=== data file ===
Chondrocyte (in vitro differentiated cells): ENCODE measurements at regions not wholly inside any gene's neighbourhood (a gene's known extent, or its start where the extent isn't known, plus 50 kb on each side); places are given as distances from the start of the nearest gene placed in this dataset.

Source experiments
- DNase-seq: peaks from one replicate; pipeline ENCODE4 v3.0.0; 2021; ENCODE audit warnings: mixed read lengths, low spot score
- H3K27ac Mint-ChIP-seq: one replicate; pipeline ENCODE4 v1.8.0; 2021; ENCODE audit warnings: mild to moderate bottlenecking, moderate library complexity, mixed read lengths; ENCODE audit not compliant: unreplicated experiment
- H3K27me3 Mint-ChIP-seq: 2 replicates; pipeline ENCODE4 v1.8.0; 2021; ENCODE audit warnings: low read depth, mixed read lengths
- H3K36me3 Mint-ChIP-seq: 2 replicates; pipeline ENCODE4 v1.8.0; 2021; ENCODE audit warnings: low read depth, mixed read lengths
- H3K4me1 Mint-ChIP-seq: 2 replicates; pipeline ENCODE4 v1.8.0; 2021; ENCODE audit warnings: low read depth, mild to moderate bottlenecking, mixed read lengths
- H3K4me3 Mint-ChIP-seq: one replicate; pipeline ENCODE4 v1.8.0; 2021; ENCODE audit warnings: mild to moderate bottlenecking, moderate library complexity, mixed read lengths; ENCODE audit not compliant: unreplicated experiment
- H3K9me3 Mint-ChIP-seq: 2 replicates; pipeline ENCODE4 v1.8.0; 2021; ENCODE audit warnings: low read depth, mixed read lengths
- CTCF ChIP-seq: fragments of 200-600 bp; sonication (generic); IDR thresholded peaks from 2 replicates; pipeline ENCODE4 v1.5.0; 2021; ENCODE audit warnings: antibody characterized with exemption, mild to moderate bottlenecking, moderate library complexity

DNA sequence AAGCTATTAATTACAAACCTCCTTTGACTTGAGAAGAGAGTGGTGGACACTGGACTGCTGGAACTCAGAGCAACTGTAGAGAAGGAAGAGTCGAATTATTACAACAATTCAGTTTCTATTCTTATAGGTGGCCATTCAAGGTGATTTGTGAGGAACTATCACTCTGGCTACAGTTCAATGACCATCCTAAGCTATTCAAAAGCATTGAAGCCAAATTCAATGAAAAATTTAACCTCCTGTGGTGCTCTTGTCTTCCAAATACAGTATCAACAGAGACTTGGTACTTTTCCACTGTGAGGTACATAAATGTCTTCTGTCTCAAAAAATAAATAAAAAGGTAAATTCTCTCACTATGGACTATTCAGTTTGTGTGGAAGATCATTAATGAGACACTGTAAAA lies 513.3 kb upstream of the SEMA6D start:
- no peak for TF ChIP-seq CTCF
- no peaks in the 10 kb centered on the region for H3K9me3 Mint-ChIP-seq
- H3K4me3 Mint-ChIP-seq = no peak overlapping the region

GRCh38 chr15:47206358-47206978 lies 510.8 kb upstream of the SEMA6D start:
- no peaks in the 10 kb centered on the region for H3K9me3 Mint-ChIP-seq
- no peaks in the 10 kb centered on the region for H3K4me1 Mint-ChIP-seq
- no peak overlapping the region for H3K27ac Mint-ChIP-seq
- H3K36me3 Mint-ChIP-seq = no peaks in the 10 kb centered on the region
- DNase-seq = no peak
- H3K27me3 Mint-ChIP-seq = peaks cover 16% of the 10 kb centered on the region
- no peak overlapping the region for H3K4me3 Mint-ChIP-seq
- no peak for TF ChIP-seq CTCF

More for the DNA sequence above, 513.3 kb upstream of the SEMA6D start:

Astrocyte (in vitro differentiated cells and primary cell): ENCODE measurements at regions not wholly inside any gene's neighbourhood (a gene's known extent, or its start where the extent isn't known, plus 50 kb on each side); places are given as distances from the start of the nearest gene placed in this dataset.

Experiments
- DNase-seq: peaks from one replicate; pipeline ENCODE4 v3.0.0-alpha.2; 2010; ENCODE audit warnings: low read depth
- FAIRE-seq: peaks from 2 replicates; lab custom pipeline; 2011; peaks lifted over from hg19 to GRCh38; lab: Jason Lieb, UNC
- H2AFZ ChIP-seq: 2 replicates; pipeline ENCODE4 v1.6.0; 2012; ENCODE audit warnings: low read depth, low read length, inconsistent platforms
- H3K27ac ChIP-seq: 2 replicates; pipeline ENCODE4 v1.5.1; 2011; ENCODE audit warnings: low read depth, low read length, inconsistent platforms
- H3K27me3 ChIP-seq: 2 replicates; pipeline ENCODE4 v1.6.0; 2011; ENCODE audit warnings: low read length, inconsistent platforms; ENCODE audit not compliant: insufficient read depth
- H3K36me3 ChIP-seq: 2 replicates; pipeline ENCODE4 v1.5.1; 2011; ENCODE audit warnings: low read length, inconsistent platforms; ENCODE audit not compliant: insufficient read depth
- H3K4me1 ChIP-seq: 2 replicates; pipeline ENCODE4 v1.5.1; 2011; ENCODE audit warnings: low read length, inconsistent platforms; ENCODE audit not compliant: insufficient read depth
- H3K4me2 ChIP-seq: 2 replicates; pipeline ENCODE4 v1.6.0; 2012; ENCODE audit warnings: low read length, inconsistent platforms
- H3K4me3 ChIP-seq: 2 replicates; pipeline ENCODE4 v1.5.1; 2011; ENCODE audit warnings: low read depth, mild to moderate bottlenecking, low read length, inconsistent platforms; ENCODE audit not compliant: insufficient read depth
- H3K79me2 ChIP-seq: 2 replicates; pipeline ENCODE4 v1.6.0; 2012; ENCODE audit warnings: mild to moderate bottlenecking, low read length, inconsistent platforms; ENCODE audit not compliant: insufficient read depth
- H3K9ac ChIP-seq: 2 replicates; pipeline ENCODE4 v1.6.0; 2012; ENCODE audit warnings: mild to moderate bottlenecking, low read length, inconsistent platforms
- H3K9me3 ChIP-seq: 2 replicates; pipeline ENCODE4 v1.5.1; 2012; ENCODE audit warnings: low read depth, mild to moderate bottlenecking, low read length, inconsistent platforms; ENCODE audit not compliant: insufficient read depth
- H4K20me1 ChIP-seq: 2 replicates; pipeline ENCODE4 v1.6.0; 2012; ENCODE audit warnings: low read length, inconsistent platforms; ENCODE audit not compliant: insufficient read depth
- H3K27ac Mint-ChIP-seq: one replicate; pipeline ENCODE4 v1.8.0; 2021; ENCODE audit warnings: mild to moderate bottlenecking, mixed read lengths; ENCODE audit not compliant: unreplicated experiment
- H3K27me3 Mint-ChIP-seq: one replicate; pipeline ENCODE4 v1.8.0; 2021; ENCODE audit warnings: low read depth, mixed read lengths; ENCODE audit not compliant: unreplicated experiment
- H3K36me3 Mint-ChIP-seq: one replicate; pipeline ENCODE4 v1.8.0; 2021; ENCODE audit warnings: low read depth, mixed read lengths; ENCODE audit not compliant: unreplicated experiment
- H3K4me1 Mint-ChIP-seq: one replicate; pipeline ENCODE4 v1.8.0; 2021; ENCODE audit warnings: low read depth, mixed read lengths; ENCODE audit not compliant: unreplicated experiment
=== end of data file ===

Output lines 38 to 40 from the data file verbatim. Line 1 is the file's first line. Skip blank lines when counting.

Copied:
- H3K9me3 ChIP-seq: 2 replicates; pipeline ENCODE4 v1.5.1; 2012; ENCODE audit warnings: low read depth, mild to moderate bottlenecking, low read length, inconsistent platforms; ENCODE audit not compliant: insufficient read depth
- H4K20me1 ChIP-seq: 2 replicates; pipeline ENCODE4 v1.6.0; 2012; ENCODE audit warnings: low read length, inconsistent platforms; ENCODE audit not compliant: insufficient read depth
- H3K27ac Mint-ChIP-seq: one replicate; pipeline ENCODE4 v1.8.0; 2021; ENCODE audit warnings: mild to moderate bottlenecking, mixed read lengths; ENCODE audit not compliant: unreplicated experiment